Mamamah Airport is a Sham: Director General, SLCAA

Montreal, Canada, Wednesday 10th October 2018—Following the termination of the Mamamah Airport Project, the Director General of Sierra Leone Civil Aviation Authority, Moses Tiffa Baio has averred that the Mamamah Project is a sham, as it does not only serve as an unnecessary financial burden on the government and the people of Sierra Leone but also does not measure up to the standards and recommended practices of the International Civil Aviation Organisation (ICAO) on airport design and construction.

As head of SLCAA, he wishes to inform the general public that the decision—which was based on technical reasons—of the government is in the best interest of the country; therefore Sierra Leoneans should applaud the effort of the government to save the land that we love from another safety deficiency. 

The Director-General believes that the Sierra Leone Civil Aviation Authority has no documents related to the Freetown International Airport Project. He maintained that several letters were sent for which the Freetown International Airport Project team responded, but the Chinese refused to release any document connected to the said project until an initial payment, they had invested in the project, was paid.  

Mr. Baio added that due to the investigations and notes taken during the project’s technical meetings, he noted that the primary determining factor for the location of an airport and the orientation of a runway is the meteorological studies done to determine the wind speed and direction. “In the case of the proposed Mamamah Airport,” he said, “no specific meteorological studies were conducted for the particular airport location, but the meteorological data for Freetown, as a whole, was considered,” he said. He also believes, however, that the method used does not comply with International Civil Aviation Organisation Standards and Recommended Practices (ICAO Annex 14 and Aerodrome Design Manual Part 1).

He went further to expose the ineffectiveness of the project by dismissing that in the area of statistics for visibility, no realistic studies were done for the particular site. The Director-General confirmed they used the visibility data for Freetown instead.

“They used the data from passenger forecast studies which were conducted between the year 2000—2009 to forecast for traffic growth for 2020, which means the size of the proposed design was based on the traffic expected (projected) for the year 2020. It was expected that the project which was designed to span for 3 years would have started in 2010 with hope to be completed by 2013. As we are now in 2018, taking the increase in passenger growth and the time lapse for the initiation of the project, the design for passenger growth for the year 2020 was becoming obsolete.”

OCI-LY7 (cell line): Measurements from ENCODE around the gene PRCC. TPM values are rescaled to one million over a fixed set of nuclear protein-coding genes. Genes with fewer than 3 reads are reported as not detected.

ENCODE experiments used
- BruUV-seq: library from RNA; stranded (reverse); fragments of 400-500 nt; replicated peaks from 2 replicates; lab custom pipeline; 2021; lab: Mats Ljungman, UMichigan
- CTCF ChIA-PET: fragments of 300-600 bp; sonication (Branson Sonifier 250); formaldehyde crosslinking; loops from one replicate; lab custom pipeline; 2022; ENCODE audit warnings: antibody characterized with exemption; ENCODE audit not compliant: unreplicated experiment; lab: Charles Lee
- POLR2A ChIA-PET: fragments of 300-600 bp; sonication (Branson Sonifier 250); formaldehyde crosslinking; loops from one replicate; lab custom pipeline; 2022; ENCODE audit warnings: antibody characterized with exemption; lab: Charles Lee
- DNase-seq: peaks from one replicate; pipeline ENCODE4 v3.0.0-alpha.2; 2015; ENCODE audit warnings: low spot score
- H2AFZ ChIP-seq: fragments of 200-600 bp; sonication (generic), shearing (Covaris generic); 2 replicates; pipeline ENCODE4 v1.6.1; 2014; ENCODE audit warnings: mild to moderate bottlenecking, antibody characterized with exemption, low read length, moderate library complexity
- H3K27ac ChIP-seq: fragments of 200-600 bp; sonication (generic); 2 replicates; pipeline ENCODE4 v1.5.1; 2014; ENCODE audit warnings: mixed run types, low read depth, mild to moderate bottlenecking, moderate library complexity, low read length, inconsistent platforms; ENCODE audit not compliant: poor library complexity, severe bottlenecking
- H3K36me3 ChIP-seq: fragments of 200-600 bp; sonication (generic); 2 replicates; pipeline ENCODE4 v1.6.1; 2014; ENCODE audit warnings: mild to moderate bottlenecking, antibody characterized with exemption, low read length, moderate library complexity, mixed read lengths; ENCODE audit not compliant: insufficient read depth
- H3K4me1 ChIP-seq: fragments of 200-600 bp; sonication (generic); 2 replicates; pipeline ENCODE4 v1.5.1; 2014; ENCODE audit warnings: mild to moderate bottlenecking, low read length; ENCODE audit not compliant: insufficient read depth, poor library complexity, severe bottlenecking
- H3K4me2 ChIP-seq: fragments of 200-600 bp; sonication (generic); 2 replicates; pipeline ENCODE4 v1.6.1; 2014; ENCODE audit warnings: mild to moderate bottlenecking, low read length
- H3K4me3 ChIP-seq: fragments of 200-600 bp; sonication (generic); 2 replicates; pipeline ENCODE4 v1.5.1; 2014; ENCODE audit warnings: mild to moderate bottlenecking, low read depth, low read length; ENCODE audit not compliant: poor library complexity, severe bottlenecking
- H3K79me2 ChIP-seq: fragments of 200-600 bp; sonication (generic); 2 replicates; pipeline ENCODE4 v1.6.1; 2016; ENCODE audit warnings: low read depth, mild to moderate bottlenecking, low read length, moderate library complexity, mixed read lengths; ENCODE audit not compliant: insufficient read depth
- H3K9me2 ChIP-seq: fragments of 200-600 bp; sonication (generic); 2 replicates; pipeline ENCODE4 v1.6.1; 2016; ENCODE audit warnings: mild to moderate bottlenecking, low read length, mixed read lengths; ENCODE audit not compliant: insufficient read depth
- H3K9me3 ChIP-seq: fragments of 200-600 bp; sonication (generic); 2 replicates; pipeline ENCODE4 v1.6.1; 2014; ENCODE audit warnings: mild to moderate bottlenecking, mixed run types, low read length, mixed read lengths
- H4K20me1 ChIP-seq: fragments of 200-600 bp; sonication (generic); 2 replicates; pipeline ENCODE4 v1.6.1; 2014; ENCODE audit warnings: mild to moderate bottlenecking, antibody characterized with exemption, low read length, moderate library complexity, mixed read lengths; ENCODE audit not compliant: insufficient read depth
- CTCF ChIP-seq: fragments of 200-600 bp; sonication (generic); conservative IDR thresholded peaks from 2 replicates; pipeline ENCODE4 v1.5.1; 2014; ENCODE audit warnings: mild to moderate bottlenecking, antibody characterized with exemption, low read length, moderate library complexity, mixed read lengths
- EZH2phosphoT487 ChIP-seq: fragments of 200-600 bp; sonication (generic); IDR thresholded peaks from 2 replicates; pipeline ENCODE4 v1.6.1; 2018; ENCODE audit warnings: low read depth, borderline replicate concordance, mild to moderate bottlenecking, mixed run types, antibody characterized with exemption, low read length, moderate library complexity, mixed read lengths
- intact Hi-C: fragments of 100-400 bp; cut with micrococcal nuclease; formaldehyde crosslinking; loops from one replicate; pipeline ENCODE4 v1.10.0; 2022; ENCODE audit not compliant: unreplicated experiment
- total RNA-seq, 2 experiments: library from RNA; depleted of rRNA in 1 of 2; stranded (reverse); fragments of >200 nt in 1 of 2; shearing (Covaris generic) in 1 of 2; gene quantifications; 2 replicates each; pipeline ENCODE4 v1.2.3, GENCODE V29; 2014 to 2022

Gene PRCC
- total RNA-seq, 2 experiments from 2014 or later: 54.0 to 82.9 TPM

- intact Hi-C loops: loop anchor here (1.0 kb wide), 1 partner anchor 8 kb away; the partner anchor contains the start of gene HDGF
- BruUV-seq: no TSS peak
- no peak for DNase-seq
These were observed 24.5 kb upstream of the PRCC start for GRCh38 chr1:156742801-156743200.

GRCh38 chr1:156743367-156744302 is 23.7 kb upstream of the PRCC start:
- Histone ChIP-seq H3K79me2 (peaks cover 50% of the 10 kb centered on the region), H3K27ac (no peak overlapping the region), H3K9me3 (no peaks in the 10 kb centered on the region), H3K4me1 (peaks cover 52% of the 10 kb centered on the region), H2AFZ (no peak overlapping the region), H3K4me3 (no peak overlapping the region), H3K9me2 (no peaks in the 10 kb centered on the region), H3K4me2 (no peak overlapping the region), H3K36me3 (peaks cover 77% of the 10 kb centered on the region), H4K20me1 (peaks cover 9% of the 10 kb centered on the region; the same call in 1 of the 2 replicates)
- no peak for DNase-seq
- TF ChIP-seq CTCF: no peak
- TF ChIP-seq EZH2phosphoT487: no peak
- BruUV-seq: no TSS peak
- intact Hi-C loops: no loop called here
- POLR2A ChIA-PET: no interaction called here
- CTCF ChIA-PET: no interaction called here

He furthered that the proposed floor areas of the Passenger Terminal Building (5,000 m sq), parking lots (7,000 m sq), Admin Building (3,600 m sq), RFFS (100 m sq) Apron (317 m X 122 m), the number and designation of aircraft the Apron can park, amongst other things, was presumed to be smaller compared to what we currently have at the Freetown International Airport. He noted, however, that this presumption could not be confirmed as the airport authority could not provide and has still not provided information on these facilities after several letters sent to them.

Mr. Baio strengthened his statement by adding that: “From spatial diagram presented during one of the meetings, it was observed that the airspace of Freetown International Airport and Mamamah overlaps; the distance between the two airports is 42km, and the distance between the axial lines is 15km. For the lateral separation, both airports can suffice the requirement of 10km radar control, but fails to meet the requirement of 20km procedure control, so airspace conflict exists here.”

The CAA boss reiterated that base on the above observations, the completion of the construction of the Mamamah Airport could not have met the International Civil Aviation Organisation requirements for airport certification which could have led to a serious safety deficiency on the part of the State, and, thus, pose an air travel risk which could have served as a disincentive to potential investors and tourists travelling into Sierra Leone.

He concluded by noting that the above observations mentioned were stated in those technical committee meetings of which the Chinese Contractors could not verify/provide for further information.

For more information on the above please contact the Sierra Leone Civil Aviation Authority which is the ONLY body mandated by law (SLCAA Act 2017) to advise the government on the development of the aviation industry in Sierra Leone or visit CAA 3rd Floor NDB Building 21—23 Siaka Steven Street.